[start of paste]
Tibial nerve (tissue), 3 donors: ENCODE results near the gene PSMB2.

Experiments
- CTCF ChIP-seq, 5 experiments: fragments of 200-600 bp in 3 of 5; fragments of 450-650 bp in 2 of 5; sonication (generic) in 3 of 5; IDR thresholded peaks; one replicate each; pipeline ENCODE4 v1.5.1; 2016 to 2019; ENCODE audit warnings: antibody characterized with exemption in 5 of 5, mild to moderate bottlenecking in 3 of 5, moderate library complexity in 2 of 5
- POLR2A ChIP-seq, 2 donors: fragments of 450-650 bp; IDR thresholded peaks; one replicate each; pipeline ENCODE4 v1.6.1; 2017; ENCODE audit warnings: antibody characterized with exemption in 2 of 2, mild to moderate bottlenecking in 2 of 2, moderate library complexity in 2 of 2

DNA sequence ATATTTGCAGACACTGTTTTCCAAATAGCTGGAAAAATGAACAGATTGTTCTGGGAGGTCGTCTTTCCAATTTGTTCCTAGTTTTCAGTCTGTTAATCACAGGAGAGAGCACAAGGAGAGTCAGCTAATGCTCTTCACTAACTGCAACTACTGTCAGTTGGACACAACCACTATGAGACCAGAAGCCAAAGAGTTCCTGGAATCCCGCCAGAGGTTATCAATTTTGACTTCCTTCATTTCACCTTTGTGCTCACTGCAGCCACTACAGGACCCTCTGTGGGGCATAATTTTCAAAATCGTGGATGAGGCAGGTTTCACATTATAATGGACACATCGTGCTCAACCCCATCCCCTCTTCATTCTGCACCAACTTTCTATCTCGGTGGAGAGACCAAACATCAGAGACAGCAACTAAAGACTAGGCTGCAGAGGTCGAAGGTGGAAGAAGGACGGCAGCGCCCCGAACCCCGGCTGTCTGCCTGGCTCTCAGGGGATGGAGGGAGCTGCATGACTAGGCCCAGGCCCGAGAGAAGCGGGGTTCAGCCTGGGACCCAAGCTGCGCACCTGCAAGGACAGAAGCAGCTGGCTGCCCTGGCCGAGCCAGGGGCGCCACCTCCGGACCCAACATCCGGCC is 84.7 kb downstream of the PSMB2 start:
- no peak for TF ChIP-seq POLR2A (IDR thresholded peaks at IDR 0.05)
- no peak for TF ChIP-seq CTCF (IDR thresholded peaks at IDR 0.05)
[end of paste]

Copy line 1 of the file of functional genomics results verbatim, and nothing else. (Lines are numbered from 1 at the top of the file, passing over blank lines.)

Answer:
Tibial nerve (tissue), 3 donors: ENCODE results near the gene PSMB2.